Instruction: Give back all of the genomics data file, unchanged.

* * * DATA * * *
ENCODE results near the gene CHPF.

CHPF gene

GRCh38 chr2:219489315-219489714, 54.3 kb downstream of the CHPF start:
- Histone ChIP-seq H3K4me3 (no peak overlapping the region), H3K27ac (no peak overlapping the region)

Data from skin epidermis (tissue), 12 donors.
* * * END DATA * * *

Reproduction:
ENCODE results near the gene CHPF.

CHPF gene

GRCh38 chr2:219489315-219489714, 54.3 kb downstream of the CHPF start:
- Histone ChIP-seq H3K4me3 (no peak overlapping the region), H3K27ac (no peak overlapping the region)

Data from skin epidermis (tissue), 12 donors.